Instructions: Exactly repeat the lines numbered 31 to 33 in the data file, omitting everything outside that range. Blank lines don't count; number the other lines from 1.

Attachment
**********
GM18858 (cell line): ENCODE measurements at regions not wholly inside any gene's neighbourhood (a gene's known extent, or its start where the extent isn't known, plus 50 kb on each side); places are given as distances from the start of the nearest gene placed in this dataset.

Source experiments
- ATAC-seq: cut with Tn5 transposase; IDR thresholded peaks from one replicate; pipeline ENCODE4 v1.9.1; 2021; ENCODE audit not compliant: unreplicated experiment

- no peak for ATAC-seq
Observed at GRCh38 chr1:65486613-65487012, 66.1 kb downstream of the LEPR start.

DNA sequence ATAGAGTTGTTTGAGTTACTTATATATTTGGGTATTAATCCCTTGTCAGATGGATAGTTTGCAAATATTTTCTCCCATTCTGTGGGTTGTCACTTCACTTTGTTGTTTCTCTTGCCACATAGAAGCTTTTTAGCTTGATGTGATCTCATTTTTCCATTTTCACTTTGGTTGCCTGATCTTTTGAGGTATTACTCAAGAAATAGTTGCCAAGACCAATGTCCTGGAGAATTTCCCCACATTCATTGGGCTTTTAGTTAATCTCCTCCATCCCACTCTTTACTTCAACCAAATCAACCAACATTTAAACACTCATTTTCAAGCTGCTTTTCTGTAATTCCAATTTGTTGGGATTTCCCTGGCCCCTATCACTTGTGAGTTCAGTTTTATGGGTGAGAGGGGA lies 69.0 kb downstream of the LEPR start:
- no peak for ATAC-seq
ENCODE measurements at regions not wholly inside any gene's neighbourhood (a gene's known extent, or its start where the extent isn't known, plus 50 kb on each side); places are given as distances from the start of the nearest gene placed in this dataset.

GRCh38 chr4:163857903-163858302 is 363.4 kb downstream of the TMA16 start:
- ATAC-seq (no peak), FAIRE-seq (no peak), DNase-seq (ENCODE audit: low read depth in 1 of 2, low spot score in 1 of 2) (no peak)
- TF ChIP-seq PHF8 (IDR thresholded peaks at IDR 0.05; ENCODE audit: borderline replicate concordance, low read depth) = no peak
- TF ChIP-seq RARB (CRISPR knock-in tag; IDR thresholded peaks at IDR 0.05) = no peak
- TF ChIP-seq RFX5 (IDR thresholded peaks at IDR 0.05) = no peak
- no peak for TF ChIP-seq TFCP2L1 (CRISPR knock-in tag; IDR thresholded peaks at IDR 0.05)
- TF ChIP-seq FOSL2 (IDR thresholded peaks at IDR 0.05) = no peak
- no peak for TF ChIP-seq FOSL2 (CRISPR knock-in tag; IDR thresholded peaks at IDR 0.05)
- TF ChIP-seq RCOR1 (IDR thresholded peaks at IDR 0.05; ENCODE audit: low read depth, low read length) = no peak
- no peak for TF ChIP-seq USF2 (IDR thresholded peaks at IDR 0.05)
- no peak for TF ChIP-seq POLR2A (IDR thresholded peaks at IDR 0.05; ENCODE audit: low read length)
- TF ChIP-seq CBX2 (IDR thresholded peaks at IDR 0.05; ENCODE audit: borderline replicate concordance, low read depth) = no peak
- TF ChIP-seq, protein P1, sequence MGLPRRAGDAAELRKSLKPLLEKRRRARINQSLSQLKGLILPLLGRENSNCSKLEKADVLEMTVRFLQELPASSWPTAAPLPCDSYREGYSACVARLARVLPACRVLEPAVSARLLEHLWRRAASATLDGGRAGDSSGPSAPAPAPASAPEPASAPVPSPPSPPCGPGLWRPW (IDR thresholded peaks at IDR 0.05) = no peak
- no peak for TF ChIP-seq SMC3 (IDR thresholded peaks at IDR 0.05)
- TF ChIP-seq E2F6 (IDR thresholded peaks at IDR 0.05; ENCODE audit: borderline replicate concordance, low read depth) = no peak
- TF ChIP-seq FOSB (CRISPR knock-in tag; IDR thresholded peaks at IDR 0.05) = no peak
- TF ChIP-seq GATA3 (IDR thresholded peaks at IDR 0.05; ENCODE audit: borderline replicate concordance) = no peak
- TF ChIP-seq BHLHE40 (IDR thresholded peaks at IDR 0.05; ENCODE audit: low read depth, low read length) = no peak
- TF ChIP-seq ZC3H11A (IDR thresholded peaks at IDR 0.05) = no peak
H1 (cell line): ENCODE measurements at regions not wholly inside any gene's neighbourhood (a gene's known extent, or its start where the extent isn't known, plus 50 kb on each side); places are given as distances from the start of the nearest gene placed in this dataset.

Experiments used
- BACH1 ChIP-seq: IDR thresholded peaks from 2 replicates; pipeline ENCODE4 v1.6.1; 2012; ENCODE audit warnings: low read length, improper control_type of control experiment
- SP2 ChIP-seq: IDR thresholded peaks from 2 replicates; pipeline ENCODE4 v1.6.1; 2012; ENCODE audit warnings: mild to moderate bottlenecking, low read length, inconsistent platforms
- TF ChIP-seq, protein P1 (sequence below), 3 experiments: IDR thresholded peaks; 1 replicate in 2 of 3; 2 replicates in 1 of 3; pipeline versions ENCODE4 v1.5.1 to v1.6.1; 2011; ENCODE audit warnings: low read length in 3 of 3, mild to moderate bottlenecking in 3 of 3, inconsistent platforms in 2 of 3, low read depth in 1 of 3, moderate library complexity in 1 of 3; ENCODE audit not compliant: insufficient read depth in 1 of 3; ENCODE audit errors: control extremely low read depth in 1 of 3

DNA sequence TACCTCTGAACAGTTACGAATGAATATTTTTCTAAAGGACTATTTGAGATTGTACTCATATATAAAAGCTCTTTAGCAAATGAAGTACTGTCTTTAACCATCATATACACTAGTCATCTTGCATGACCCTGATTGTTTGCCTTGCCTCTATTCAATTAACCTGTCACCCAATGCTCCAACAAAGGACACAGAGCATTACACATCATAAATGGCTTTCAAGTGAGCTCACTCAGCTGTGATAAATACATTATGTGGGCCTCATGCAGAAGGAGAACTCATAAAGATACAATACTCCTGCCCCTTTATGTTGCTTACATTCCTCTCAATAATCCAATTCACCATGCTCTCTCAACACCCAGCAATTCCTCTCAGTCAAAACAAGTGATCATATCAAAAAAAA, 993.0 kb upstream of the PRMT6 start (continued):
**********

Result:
- SP2 ChIP-seq: IDR thresholded peaks from 2 replicates; pipeline ENCODE4 v1.6.1; 2012; ENCODE audit warnings: mild to moderate bottlenecking, low read length, inconsistent platforms
- TF ChIP-seq, protein P1 (sequence below), 3 experiments: IDR thresholded peaks; 1 replicate in 2 of 3; 2 replicates in 1 of 3; pipeline versions ENCODE4 v1.5.1 to v1.6.1; 2011; ENCODE audit warnings: low read length in 3 of 3, mild to moderate bottlenecking in 3 of 3, inconsistent platforms in 2 of 3, low read depth in 1 of 3, moderate library complexity in 1 of 3; ENCODE audit not compliant: insufficient read depth in 1 of 3; ENCODE audit errors: control extremely low read depth in 1 of 3

DNA sequence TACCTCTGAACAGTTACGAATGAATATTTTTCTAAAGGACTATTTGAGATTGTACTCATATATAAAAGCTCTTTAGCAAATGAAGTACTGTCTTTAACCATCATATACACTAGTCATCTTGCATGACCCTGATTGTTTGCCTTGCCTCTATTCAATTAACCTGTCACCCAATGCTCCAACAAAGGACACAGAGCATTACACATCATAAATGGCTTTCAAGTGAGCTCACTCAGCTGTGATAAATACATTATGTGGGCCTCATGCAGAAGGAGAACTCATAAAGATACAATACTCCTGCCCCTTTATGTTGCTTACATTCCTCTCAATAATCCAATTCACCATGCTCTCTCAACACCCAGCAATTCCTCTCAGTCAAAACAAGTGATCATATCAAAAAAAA, 993.0 kb upstream of the PRMT6 start (continued):